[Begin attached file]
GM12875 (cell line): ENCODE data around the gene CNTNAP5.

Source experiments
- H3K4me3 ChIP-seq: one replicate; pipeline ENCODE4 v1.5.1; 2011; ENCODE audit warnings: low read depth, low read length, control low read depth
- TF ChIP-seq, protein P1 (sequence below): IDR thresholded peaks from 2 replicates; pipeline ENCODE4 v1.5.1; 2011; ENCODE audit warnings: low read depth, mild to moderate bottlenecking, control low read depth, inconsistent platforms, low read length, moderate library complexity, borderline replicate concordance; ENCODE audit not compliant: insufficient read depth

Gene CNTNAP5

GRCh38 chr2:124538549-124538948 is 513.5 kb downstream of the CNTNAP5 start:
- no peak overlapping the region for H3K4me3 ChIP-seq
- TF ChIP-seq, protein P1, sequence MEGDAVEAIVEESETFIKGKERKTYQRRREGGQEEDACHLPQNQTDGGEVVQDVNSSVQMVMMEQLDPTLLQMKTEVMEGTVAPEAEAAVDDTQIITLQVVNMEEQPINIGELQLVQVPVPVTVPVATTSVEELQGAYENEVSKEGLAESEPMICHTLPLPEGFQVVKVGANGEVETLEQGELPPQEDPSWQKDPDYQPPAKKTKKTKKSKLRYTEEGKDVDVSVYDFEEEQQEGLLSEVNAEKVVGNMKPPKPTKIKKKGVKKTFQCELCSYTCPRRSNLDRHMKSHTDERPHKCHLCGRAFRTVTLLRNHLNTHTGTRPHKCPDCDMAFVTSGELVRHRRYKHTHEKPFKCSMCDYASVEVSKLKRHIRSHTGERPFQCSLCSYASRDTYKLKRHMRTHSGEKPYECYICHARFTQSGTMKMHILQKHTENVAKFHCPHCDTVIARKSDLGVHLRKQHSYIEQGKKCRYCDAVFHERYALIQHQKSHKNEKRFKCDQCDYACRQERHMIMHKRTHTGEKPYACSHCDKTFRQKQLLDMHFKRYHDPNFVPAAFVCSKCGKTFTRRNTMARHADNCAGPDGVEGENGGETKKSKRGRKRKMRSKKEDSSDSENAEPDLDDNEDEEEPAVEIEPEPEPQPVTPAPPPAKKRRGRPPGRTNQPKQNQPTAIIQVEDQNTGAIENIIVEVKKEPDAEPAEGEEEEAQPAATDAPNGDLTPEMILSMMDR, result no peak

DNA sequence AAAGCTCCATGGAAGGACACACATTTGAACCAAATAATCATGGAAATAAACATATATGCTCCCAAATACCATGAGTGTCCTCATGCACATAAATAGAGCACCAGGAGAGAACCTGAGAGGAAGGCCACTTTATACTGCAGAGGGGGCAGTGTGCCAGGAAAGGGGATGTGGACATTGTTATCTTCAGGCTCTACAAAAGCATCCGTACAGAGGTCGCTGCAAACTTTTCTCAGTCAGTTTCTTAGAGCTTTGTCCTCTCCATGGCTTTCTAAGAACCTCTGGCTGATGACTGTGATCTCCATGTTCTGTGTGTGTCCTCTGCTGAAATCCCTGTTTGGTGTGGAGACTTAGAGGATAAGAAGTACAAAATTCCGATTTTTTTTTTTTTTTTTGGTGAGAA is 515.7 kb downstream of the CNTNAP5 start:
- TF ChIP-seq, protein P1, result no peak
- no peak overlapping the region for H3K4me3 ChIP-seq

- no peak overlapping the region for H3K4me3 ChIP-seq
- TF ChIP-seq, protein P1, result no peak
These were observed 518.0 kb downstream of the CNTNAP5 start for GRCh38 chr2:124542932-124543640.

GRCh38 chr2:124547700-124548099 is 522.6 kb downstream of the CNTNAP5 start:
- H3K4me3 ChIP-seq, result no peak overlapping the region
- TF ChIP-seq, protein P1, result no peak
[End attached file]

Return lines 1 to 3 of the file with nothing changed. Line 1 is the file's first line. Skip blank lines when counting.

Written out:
GM12875 (cell line): ENCODE data around the gene CNTNAP5.

Source experiments
- H3K4me3 ChIP-seq: one replicate; pipeline ENCODE4 v1.5.1; 2011; ENCODE audit warnings: low read depth, low read length, control low read depth